In Afghanistan on Monday, six American troops were killed in what the Associated Press reports is the deadliest suicide attack on international forces there since August. The suicide bomber drove a motorcycle rigged with explosives into a joint NATO-Afghan patrol. Two Americans and an Afghan soldier were wounded.

The Taliban claimed responsibility for the attack, which took place as its fighters overran an important district in the south of Helmand province. The patrol was moving through a village near Bagram Air Base, north of Kabul, which is manned primarily by U.S. troops. (The Taliban attacked the Spanish embassy in Afghanistan’s capital city earlier this month.) From the New York Times:

The attack came as Taliban forces have continued grabbing territory across Afghanistan, dragging more American troops directly into the fight despite commanders’ continued insistence that the focus of the NATO force remains on training and advising. As the battle intensified this fall, the Obama administration even reversed plans to begin withdrawing troops this year, instead choosing to leave the 9,800-American force in Afghanistan through at least 2016.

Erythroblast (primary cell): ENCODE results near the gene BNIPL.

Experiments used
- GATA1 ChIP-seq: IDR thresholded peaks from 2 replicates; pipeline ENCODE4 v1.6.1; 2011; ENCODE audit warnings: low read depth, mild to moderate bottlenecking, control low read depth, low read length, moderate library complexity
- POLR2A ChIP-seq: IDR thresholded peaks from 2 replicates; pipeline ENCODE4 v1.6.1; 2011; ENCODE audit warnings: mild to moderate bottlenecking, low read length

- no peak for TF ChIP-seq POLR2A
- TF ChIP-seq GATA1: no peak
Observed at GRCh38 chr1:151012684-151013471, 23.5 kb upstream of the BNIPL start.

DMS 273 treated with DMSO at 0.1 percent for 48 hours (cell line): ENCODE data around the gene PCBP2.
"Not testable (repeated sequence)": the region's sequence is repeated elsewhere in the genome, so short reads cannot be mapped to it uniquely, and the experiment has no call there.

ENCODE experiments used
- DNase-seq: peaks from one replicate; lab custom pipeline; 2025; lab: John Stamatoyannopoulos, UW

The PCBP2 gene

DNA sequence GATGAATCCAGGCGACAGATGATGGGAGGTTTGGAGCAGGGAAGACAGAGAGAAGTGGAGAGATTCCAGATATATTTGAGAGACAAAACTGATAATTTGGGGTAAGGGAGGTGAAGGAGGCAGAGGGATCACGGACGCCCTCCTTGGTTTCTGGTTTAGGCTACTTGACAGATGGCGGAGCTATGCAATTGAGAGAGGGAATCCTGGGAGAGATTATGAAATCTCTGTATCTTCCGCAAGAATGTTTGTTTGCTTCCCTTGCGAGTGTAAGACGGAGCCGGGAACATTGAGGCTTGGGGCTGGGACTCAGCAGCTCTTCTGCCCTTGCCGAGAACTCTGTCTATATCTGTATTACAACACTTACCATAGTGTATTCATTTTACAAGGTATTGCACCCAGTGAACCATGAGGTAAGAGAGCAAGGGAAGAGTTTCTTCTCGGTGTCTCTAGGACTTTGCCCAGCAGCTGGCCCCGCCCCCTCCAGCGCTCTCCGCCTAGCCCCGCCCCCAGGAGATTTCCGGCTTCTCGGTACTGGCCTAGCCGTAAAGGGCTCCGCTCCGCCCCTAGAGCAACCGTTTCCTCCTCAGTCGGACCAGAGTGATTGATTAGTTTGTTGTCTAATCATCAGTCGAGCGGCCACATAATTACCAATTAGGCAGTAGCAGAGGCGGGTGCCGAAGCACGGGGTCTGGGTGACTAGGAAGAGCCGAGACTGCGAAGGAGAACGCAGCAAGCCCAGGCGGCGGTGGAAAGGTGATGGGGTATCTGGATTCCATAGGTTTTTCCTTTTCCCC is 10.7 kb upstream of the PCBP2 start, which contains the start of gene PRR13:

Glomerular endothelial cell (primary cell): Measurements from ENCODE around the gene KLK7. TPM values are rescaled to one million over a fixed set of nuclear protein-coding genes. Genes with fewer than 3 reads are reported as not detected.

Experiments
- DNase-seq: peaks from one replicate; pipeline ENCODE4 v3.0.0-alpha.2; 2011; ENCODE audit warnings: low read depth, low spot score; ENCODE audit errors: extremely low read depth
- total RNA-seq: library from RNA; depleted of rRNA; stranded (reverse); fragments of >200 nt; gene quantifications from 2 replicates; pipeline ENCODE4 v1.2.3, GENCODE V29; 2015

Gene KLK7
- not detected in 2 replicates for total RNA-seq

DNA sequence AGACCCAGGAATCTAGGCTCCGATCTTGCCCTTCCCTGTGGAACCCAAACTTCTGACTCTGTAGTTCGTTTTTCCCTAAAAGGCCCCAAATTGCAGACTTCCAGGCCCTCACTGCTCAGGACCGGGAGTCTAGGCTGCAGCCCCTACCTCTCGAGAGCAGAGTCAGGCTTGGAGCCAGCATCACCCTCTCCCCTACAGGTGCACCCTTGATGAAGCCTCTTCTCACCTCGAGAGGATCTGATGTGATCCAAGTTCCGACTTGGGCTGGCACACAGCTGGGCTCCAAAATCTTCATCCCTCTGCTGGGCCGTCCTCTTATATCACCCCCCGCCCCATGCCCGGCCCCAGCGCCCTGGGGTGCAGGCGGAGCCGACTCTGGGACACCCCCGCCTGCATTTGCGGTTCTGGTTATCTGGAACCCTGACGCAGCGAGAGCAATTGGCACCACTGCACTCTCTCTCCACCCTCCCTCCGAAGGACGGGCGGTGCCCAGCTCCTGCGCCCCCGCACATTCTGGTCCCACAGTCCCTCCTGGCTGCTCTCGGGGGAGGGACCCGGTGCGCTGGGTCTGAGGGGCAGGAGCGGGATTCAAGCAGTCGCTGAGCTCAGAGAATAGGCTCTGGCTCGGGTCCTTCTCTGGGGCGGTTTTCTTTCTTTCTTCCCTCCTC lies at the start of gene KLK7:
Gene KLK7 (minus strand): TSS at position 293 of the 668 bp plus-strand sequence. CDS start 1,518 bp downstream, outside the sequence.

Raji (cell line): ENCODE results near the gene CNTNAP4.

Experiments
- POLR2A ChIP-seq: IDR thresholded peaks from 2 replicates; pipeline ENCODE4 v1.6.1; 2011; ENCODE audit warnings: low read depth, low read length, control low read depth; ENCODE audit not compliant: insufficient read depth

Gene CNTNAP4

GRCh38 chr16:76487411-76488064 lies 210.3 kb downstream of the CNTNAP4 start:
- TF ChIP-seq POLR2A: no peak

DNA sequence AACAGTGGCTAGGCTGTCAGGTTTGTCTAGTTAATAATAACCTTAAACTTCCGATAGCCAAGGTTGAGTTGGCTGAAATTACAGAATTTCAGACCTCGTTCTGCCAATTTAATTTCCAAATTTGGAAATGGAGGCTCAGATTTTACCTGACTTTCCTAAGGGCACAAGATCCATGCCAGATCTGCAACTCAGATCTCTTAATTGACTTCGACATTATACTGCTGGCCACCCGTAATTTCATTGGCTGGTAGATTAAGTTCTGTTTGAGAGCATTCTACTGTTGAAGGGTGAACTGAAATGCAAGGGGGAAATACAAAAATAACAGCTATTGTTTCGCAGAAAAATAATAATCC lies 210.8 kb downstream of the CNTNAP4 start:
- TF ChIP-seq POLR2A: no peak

Even away from the most intense battlegrounds in southern and eastern Afghanistan, and with the Afghan forces nominally taking the lead in the fighting, American forces have remained at risk, with at least 15 killed this year before the attack on Monday.

The head of the provincial council, Muhammad Kareem Atal, said that about 65 percent of Helmand is now under the control of the Taliban—the leadership is based across the border, in Pakistan—and that more than 2,000 security forces personnel have been killed fighting there this year.

According to the AP, most of the world’s opium is produced in Helmand. The Taliban insurgency is funded, in large part, by the opium crop.

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